Sunshine, Lollipops, Rainbows, and GLP-1 Meds

Ro Subway Ad TweetRecent advances in medicines for treating obesity are stirring up quite a conversation. The enthusiasm for them is hard to miss. Subway ads, tabloid headlines, and celebrities are putting these meds front and center. From all this enthusiasm for the new GLP-1 medicines, the impression might be something like sunshine, lollipops, and rainbows.

No doubt, they represent a big stride forward for medical obesity care. But it would be a mistake to forget that these are serious medicines. They can offer serious help for improving a person’s health. Nonetheless, they require careful monitoring by healthcare professionals to guard against the possibility for complications.

The Need for Monitoring

Drugs in the class of GLP-1 receptor agonists have been in use now for almost two decades. So the safety profile is well understood. The most common side effects are gastrointestinal – principally nausea and vomiting. For people to tolerate these drugs well, they must start with a low dose and slowly increase to a full therapeutic dose. Even so, close to half of all persons who take semaglutide for obesity will experience some nausea. About seven percent of patients in clinical trials could not tolerate semaglutide for obesity and had to stop taking it – most often because of nausea or vomiting.

But other, less common, potential problems require vigilance. These include pancreatitis, gallbladder disease, and certain kinds of thyroid tumors. Patients who are taking these drugs may need monitoring for the possibility of retinopathy and other complications of the metabolic diseases that come along with obesity.


Once again offering excellent reporting on these new drugs for obesity, Julia Belluz recently took on the complex subject of GLP-1 use in persons who may become pregnant. The simple fact, based on limited data, is that semaglutide might cause fetal harm. This has been observed in animal studies, but not yet in humans.

So the labeling for semaglutide in obesity recommends that someone who becomes pregnant while taking it should stop the drug right away. In diabetes, the labeling says to keep taking it only if the benefits outweigh the risks. The bottom line, says Belluz, is that we simply don’t have enough information:

“It may take years to understand the real impact of GLP-1 receptor agonists on pregnancy. At the FDA’s request, Novo Nordisk has organized a study to analyze complications related to Wegovy in pregnancies that already happened, and a registry that will prospectively follow the health outcomes of a group of people exposed to Wegovy during pregnancy compared to pregnant people who weren’t. The first will be completed in 2027, and the second in 2033. (No such studies are required for Ozempic.) Meanwhile, millions of people will take the drugs, including during pregnancy.”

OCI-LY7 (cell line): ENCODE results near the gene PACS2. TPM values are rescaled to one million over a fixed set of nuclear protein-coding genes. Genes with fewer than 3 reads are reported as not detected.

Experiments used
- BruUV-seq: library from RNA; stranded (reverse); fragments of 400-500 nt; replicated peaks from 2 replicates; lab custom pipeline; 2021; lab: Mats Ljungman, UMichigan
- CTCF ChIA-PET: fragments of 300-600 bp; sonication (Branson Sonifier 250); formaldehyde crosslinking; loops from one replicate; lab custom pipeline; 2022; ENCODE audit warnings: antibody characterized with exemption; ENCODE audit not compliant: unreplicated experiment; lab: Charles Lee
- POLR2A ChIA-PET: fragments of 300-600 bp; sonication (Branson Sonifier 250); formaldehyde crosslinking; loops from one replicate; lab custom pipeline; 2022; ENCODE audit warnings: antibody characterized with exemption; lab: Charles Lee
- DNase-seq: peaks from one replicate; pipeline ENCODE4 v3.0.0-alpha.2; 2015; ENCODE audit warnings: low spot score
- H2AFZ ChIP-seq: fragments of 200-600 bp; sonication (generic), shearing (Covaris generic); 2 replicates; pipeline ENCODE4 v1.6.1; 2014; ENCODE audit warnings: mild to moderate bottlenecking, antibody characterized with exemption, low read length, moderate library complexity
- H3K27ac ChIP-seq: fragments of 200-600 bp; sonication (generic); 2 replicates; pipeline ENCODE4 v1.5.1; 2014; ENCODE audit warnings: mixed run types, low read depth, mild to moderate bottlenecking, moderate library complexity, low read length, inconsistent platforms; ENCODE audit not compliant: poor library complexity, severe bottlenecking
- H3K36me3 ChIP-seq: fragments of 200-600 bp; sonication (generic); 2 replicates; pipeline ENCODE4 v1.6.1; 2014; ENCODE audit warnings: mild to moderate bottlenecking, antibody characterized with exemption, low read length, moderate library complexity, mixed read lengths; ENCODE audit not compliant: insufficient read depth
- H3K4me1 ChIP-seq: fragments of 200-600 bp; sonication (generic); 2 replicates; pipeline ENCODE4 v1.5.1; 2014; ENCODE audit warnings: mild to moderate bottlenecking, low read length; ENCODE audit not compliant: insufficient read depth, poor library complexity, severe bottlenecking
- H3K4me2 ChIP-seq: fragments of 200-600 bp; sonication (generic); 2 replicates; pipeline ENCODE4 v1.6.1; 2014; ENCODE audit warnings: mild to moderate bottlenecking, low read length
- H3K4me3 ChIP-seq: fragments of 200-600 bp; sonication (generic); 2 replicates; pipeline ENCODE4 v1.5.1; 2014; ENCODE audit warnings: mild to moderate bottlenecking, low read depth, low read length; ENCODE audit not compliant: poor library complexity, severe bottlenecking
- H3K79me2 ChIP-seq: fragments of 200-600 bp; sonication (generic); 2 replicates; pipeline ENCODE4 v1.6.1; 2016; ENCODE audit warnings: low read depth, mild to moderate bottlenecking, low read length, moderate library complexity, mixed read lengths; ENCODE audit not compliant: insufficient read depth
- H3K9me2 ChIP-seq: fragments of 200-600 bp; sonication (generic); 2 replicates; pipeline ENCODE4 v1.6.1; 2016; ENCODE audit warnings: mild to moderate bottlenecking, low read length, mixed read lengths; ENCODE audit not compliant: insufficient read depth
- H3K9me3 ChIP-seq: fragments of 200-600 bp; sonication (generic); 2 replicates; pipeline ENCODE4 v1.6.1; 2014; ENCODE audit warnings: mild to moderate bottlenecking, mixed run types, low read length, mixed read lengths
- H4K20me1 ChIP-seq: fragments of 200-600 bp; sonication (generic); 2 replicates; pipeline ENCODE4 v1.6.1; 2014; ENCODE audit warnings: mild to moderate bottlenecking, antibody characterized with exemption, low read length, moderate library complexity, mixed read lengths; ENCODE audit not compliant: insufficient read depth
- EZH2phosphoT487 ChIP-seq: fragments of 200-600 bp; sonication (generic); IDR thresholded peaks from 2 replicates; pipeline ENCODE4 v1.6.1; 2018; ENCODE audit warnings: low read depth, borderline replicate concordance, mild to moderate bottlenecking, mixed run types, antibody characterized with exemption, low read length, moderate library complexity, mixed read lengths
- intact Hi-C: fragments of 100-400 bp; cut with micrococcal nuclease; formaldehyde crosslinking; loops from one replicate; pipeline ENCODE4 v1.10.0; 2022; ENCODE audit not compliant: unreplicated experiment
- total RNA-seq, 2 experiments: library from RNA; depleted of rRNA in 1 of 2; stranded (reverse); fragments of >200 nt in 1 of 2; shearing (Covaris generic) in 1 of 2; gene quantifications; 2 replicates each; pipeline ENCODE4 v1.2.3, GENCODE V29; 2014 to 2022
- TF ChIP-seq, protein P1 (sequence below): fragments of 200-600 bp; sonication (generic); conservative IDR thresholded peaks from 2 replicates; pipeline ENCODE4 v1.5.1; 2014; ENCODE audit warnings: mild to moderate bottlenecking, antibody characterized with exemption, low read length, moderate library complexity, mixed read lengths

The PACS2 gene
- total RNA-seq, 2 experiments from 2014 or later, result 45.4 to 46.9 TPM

Sunshine, Rainbows, and GLP-1 Medicines?

The enthusiasm for these medicines is totally understandable. They offer a significant advance for people who have long needed better options for medical help with obesity. That’s great. But they come at a cost – both in terms of money and a risk of side effects.

So let’s stay grounded in reality. The arrival of these GLP-1 medicines for obesity is not a miracle or a panacea. It’s merely a very important advance for which we can all be grateful.

Click here for reporting from Belluz on semaglutide in pregnancy, here and here for more on the safety of these medicines.

Lollipops, photograph by NIAID, licensed under CC BY 2.0

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April 30, 2023

One Response to “Sunshine, Lollipops, Rainbows, and GLP-1 Meds”

  1. April 30, 2023 at 10:15 am, Allen Browne said:

    And obesity is a chronic disease that requires ongoing multifaceted management even when controlled with the newer tools of anti-obesity medications and metabolic-bariatric surgery. I.e. treating obesity is more than changing a number on the scale or how one looks by taking a medicine. Complex but true.